Since early 2012 I’ve been using the popular video game development tool GameMaker Studio full-time to create video games for a living.
I’ve been publishing my experiences over at my personal blog. The most popular series of posts that I publish are my online income reports, each of which is a summary of my monthly online earnings. In those reports, I try to be as transparent as possible and I openly share my digital earnings.
In the last 3 months of 2013 I earned $29,000 online. I’m 21 years old.
My reason for sharing these statistics is not to brag or boast, but to inspire others who dream of making money with GameMaker – it’s absolutely possible. While I’m not the only developer making a career out of GameMaker, few others seem to have the time or will to share. In this post, I want to discuss how I make money with GameMaker, what actions I took along the way, and where this path has led me.
Where Did It All Begin?
Growing up, it was never my goal or even my dream to make a living from video games – it didn’t even cross my mind. I automatically discounted game development as a legitimate career option for myself. I live in Australia where the professional video game industry is basically non-existent, and my family lived in places where the jobs most people ended up with involved retail work or fixing cars.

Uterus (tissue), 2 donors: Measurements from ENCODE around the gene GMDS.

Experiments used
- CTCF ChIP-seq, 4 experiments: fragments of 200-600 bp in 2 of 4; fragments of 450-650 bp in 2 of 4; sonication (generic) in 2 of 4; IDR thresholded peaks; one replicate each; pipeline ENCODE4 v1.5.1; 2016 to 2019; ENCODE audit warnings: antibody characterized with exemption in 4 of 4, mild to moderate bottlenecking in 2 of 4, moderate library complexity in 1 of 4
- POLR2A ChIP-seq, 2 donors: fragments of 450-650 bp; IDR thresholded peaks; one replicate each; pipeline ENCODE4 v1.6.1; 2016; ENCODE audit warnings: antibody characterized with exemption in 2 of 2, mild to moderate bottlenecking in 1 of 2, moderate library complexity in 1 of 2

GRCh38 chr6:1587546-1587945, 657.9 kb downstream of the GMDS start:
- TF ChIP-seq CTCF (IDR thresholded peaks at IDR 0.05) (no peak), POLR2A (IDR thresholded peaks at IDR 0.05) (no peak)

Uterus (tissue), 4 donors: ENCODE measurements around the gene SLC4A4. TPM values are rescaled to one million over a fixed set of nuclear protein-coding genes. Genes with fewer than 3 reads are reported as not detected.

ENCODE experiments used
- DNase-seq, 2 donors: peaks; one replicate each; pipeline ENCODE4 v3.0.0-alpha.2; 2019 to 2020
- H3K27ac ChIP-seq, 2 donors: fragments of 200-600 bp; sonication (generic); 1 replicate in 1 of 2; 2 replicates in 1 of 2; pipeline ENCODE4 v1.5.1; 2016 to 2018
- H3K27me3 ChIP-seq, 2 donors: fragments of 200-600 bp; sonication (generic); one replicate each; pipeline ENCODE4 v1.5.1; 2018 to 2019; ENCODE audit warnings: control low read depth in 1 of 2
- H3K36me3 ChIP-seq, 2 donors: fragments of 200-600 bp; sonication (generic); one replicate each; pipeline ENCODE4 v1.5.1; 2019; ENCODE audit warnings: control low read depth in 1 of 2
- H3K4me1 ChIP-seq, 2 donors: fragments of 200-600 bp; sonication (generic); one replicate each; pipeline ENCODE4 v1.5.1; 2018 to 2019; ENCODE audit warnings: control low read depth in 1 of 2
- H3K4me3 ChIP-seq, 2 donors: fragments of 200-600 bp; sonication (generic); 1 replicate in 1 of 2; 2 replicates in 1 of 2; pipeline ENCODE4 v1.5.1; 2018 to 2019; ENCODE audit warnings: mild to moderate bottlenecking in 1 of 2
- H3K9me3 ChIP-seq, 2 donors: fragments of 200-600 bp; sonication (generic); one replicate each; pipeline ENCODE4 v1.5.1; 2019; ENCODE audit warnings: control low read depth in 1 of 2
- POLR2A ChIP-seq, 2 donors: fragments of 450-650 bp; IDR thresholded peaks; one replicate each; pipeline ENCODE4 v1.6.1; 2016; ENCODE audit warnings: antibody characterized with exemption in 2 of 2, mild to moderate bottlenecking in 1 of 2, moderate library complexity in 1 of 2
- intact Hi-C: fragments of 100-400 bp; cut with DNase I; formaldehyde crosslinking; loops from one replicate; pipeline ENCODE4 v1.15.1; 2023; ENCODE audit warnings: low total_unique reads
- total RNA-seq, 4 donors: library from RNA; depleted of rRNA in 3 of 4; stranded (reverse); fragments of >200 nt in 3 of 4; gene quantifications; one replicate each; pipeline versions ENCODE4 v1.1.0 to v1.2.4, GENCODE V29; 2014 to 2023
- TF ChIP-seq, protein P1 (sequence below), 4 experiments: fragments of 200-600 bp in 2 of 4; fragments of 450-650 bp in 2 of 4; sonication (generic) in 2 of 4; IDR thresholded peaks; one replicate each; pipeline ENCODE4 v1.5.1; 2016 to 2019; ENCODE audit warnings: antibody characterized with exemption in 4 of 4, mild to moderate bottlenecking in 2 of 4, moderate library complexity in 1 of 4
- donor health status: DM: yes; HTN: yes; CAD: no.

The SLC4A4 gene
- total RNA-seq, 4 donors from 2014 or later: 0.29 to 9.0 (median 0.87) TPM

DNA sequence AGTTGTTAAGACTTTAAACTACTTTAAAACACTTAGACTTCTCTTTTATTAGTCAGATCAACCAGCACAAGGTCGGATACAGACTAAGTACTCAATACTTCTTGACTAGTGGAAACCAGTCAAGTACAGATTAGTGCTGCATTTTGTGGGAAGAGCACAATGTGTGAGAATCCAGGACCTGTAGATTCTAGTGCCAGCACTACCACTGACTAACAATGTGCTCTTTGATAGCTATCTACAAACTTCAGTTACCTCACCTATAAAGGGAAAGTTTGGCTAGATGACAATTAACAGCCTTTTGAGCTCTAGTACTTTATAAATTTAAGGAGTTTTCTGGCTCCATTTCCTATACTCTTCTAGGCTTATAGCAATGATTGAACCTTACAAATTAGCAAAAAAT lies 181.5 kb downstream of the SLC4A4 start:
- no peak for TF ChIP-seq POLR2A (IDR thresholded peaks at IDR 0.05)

I never had frequent access to computer games, or a Nintendo, or a Game Boy, but boredom fuels creativity in children, and for me it certainly did.
When I was aged 8 or 9, I opened a box of cereal that included a free copy of the popular game Age of Empires. Since my parents restricted my time spent on our beige-colored Windows 95 computer (also know as a “rock” by today’s standards), I entertained myself by trying to recreate the classic strategy game using cardboard sheets and paper. Instead of playing games for hours on end like many of my friends, I dissected them and tried to recreate them any way I could. I even made a graphical RPG with branching paths in Microsoft PowerPoint. Little did I know these distractions hinted at what my future would hold.
I won’t bore you with my life story, so let’s skip ahead a few years to the end of highschool. I received good scores upon graduating, despite a lack of interest in school, but I was faced with pursuing careers I wasn’t interested in, or attending university/college and racking up debt I didn’t want. I began to consider the possibility of making a career out of game development.
I had been using GameMaker for 5 years and my experience with the program had been highly positive so far. I was growing increasingly certain that if I worked hard enough I could generate at least a small income by making games. In fact, I already had. Several of my past projects had produced a small amount of revenue in the form of donations received from players. This early support ignited my commitment to game development as a commercial endeavor, and I’ll be forever grateful to those people who invested in my work. I plan to repay them many times over one day.